Hmong Meaning, History and Origins Explained As Sunisa Lee Wins Gold at Tokyo 2020

Team USA scored another Tokyo 2020 win on Thursday, with Sunisa Lee bagging a gold medal in the women's gymnastics all-around final.

Lee, whose parents emigrated from Laos, is the first-ever Hmong American Olympic gymnast, as well as gold medalist.

As the country celebrates Lee's historic win, we take a closer look at the history and background of Hmong people.

Hmong Meaning

The Hmong American Center, a nonprofit based in Wisconsin, explains that the Hmong are defined as an ethnic group of people who originally came from China. With a history spanning over 4,000 years, Hmong have a unique culture and language.

Sunisa Lee at Tokyo 2020 final.
Sunisa Lee at the women's gymnastics all-around final at Tokyo 2020 on July 29. Jean Catuffe/Getty Images

Hmong in the U.S.

According to data from the U.S. Census Bureau published by the Pew Research Center based in Washington, D.C., the Hmong population in the U.S. was reported to be 327,000 in 2019.

The U.S. Hmong population has been rising from the year 2000, when it was reported to be 186,000.

According to a 2010 report from the U.S. Census Bureau, from the country's 20 metro areas with the largest Asian population, Hmong are among the three Asian groups with "the highest alone-or-in-any-combination population in 1 metro area each."

The report stated: "The Hmong population was the largest detailed Asian group in two states (Minnesota and Wisconsin).

"The Hmong population (64,000) was the largest detailed Asian group in Minneapolis-St. Paul-Bloomington, MN-WI," according to the report.

Hmong History and Origins

The Minnesota Historical Society explains the Hmong originated near the Yellow and Yangtze rivers in China, as suggested by oral tradition and evidence from archives and archaeology.

For centuries, they lived autonomously in China's remote regions and retained their unique culture amid an ongoing conflict with Imperial China.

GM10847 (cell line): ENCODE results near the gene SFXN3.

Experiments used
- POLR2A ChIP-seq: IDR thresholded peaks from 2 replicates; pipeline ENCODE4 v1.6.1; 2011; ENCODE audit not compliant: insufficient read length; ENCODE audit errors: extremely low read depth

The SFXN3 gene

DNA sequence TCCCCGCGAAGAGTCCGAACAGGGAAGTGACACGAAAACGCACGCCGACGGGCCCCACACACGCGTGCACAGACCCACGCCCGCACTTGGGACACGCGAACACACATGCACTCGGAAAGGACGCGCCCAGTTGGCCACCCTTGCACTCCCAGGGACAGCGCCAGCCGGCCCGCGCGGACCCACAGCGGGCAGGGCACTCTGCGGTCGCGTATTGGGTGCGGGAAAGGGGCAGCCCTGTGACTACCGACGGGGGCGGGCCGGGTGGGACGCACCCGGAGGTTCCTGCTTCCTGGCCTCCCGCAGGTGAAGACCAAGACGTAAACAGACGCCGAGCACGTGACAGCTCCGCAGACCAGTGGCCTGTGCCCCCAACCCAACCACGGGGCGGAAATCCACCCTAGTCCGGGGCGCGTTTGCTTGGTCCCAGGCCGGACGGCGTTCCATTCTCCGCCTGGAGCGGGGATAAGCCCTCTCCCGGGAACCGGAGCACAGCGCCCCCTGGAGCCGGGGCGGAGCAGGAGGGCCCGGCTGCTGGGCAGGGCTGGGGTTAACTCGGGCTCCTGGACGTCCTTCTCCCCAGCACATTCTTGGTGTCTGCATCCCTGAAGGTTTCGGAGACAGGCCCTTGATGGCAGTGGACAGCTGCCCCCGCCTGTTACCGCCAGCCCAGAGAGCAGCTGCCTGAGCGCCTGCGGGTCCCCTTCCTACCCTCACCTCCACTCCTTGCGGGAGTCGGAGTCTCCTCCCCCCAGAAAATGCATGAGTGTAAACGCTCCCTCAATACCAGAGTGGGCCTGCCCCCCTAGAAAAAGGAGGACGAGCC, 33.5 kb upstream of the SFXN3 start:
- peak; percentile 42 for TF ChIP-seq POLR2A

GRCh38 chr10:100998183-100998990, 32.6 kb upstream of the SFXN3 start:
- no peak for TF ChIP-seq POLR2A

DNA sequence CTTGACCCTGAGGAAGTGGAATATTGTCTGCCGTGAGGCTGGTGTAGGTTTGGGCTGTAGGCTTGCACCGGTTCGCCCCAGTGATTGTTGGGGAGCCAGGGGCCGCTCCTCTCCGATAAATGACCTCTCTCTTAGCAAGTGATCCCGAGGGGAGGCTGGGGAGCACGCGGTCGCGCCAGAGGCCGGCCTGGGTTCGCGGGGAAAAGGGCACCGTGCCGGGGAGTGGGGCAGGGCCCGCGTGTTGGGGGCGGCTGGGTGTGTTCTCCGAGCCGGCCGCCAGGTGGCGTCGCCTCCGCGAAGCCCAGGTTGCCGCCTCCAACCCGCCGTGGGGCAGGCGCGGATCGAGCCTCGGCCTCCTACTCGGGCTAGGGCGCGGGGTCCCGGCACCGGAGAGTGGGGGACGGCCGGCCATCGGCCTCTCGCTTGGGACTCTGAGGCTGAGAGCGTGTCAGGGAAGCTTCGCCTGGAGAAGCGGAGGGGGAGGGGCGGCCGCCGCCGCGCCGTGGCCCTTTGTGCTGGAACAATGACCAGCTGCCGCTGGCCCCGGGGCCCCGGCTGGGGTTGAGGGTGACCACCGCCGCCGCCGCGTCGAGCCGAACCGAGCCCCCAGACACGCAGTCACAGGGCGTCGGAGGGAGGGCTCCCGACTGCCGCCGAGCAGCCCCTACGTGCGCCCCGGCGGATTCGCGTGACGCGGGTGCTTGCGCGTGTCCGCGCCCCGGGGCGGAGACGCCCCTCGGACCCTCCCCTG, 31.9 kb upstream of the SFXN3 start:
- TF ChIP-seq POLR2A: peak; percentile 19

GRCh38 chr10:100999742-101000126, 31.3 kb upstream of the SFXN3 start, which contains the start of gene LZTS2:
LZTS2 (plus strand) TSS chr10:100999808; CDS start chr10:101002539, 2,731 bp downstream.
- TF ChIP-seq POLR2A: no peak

Hmong farmers are credited with being among the first people to "cultivate rice and to spread this staple throughout Asia," according to the MNHS.

Following "major uprisings" in China, which "occurred when Chinese rulers used military might to suppress the Hmong and other ethnic minorities," according to the MNHS, many Hmong people migrated to the mountainous regions of southeast Asia. These areas are known today as Laos, Myanmar (Burma), Thailand and Vietnam.

The Hmong American Center says that some Hmong people migrated to the aforementioned southeast Asian countries in the early 1800s "as a result of land expansion by the Chinese government."

Hmong women harvesting tobacco in Asia.
Hmong women in traditional costume harvesting tobacco in Asia. Hmong are an ethnic group of people who originally came from China. pressdigital via iStock/Getty Images Plus

Hmong and the Vietnam War

During the early 1960s, some Hmong were recruited by the U.S. Central Intelligence Agency (CIA) to help the country fight a "secret war" in Laos against the North Vietnamese and the communist Pathet Lao.

The Hmong American Center explains: "The Hmong played many critical roles under the directions of the U.S. CIA, including harassing the communists on the Ho Chi Minh Trail, providing intelligence about enemy operations, guarding U.S. strategic radar installation, and rescuing down American pilots.

However following the war, Hmong were "singled out by the victorious communist governments of Laos and Vietnam," the center notes. "The Hmong were hunted down, taken to concentration camps, put into hard labor and persecuted. Their villages were sprayed with chemical weapons and bombed with napalm."

According to the Hmong American Center, it is estimated that over 10 percent (35,000) of the Hmong in Laos "died as a result of the war and its aftermath." Many of those who survived "suffered physically, mentally and emotionally until this day," the center said.

Since 1975, after the U.S. pulled out of South Vietnam, thousands of Hmong left Laos, seeking asylum in many European and Western countries, such as the U.S. and Canada as well as Australia, France and Germany, the Hmong American Center says.

Rice fields in northwest Vietnam.
Rice fields in the Mu Cang Chai district of northwest Vietnam. VichienPetchmai via iStock/Getty Images Plus